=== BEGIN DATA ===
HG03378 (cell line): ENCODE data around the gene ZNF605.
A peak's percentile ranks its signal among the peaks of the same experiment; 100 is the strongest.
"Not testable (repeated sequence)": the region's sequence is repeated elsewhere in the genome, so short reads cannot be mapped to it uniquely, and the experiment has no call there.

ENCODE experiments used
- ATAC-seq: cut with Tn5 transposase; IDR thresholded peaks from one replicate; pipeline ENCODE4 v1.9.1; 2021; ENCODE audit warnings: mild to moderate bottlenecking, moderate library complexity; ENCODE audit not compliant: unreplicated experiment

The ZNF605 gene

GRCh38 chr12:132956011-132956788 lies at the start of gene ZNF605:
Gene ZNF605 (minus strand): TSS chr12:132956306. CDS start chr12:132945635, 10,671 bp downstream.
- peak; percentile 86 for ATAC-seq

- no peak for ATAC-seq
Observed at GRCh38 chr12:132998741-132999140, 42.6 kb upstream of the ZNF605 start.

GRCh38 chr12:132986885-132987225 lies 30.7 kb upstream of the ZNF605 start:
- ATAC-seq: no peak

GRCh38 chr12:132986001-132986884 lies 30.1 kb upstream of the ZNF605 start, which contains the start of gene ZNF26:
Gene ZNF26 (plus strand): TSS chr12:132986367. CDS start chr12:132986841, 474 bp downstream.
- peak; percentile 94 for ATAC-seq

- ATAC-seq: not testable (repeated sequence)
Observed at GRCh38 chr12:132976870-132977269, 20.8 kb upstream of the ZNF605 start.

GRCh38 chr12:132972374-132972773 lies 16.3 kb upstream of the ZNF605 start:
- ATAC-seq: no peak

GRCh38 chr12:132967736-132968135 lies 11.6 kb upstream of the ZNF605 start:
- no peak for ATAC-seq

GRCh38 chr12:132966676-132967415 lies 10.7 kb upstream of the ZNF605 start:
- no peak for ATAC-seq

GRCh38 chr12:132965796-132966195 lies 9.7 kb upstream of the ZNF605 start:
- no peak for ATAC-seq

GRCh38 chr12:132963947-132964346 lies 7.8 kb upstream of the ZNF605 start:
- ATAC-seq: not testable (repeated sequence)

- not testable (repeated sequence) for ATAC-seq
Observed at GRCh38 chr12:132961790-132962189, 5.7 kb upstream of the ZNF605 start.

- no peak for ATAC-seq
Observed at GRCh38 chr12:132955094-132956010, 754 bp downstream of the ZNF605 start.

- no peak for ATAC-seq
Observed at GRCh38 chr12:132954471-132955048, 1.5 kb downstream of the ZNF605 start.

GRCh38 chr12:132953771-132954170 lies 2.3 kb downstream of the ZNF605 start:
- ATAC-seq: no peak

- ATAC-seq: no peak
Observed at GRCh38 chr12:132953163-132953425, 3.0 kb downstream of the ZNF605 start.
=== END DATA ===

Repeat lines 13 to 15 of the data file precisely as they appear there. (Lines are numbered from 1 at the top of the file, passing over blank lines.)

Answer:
- ATAC-seq: no peak

GRCh38 chr12:132986001-132986884 lies 30.1 kb upstream of the ZNF605 start, which contains the start of gene ZNF26:
Gene ZNF26 (plus strand): TSS chr12:132986367. CDS start chr12:132986841, 474 bp downstream.